If you’ve read Blooming into Mindfulness, you know that my Virginia garden became my first mindfulness mentor when we bought our house twenty-two years ago, though I didn’t have the language at the time to understand her calming effect on me. Today I thought I’d share with you a scene that didn’t make it into the final version of the book, which describes the first garden that provided me refuge as a child.
This garden came into my life when my family moved to Vancouver, Washington, when I was in fourth grade. We lived there for about three years before my father’s bipolar disorder finally tore the marriage apart and my mother and sisters and I moved to a smaller place. I visited this garden last summer for the first time in decades. That’s me standing under the grape arbor next to my “clubhouse,” which has long since been converted back to a garden shed.
The largest of our houses, the last one we all lived in together before my parents divorced, came with a massive terraced garden filled with fruit trees, rose bushes and other flowering shrubs, raspberry brambles, and a sizable grape arbor. It was in that backyard swath of Eden that I sank my nose into the center of a rose for the first time, hypnotized by its heady aroma. I was nine or ten years old. At the time my favorite book was Madeleine L’Engle’s A Wrinkle in Time, in which the protagonist children searching for their lost father are each given a large flower to breathe into while being transported by Mrs. Whatsit, a supernatural being in the form of a centaur-like creature, through another realm’s high altitudes. The flowers served as oxygen masks while the children rode on Mrs. Whatsit’s back through the clouds to the top of a mountain. I would breathe into my own peach-colored rose like Meg and her little brother Charles Wallace did in the book, all of us equally worried about our fathers.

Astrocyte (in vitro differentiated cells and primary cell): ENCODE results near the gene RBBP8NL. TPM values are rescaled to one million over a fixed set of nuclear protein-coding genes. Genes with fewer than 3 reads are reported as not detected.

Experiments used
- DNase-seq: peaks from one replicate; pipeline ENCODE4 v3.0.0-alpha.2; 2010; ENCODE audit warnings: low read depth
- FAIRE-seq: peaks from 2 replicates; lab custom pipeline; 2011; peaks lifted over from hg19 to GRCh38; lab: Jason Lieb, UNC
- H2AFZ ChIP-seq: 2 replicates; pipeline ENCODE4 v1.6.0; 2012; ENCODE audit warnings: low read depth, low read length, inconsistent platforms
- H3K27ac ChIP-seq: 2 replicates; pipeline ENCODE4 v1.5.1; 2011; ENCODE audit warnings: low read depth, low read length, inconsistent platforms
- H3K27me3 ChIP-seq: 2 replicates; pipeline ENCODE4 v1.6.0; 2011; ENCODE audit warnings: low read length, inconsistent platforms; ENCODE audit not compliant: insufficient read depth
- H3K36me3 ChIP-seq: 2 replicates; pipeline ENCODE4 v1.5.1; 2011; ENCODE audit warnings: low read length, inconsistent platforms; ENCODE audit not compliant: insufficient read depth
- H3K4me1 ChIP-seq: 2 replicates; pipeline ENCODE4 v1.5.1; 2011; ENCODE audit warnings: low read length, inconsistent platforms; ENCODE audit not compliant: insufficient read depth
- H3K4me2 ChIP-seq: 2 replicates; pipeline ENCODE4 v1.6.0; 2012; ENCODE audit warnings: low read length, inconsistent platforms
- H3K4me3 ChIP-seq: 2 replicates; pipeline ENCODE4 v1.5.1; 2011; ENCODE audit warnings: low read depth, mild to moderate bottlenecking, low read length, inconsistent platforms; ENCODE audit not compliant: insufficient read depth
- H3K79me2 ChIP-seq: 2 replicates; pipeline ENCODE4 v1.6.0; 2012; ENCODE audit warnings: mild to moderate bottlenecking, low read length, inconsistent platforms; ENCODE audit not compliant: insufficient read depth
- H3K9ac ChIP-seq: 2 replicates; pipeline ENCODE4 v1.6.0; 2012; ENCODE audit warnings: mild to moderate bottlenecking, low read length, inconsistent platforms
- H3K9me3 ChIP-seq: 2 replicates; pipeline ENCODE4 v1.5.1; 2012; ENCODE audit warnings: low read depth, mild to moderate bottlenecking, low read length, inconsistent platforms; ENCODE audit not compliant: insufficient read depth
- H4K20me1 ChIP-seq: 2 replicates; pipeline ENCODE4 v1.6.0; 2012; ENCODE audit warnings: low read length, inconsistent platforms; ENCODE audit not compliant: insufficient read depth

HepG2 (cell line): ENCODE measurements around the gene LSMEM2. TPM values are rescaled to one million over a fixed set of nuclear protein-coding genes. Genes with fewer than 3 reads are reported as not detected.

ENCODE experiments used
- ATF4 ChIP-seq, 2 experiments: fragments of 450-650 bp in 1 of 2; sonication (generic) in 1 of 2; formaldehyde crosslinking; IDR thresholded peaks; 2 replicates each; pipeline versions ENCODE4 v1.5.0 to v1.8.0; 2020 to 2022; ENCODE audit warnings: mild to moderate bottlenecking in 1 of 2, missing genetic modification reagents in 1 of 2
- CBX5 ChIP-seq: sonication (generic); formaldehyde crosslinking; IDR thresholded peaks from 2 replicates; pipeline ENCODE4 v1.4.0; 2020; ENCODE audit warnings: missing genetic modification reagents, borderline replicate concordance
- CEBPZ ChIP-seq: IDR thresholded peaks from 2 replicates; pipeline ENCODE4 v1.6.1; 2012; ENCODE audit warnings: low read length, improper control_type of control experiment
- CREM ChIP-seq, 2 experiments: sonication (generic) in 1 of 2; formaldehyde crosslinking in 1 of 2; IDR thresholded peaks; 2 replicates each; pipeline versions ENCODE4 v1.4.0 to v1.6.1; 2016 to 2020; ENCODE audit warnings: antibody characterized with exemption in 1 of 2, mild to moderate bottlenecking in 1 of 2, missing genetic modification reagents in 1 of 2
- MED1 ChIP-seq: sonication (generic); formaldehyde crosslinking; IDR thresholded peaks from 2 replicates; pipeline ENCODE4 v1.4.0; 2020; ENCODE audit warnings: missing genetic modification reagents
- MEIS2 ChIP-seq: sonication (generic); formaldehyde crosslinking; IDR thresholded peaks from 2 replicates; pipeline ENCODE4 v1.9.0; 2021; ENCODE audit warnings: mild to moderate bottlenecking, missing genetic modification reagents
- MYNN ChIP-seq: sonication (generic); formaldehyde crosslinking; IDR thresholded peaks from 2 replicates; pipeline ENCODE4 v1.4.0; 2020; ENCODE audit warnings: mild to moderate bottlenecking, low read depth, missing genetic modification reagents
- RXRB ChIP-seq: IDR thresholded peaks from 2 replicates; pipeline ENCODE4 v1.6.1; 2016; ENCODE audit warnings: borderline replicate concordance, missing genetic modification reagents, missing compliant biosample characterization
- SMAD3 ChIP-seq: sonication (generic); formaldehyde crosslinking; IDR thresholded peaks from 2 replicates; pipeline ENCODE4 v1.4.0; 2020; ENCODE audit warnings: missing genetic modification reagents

Totally overwhelmed by our new and very substantial garden (this was not just a yard), my mother hired help to maintain the grounds. With two garden sheds on the property and not many tools of our own to fill them, I convinced my mother to let me take over the larger of the sheds for my “clubhouse.”
I recall doing most of the renovation work myself, although my father must have helped build the makeshift loft bed, which was just an old door secured along the short side of the shed. I cleaned out the spider webs, installed a bright yellow linoleum floor, and hung pictures. The grape arbor was anchored to the shed, providing my own food source in late summer. Apples, plums and raspberries were available elsewhere on the densely planted property if I got tired of grapes. My sisters were teenagers by that point and were happy to have their annoying little sister out of the way. Holed up in my private hideaway, sometimes with a girlfriend listening to music or making origami critters, sometimes just with a pile of books and a flashlight stuffed into my sleeping bag with me, I felt like a caterpillar in a cocoon.
Over four decades later, a garden on the other side of the country brings me the same sense of peace.
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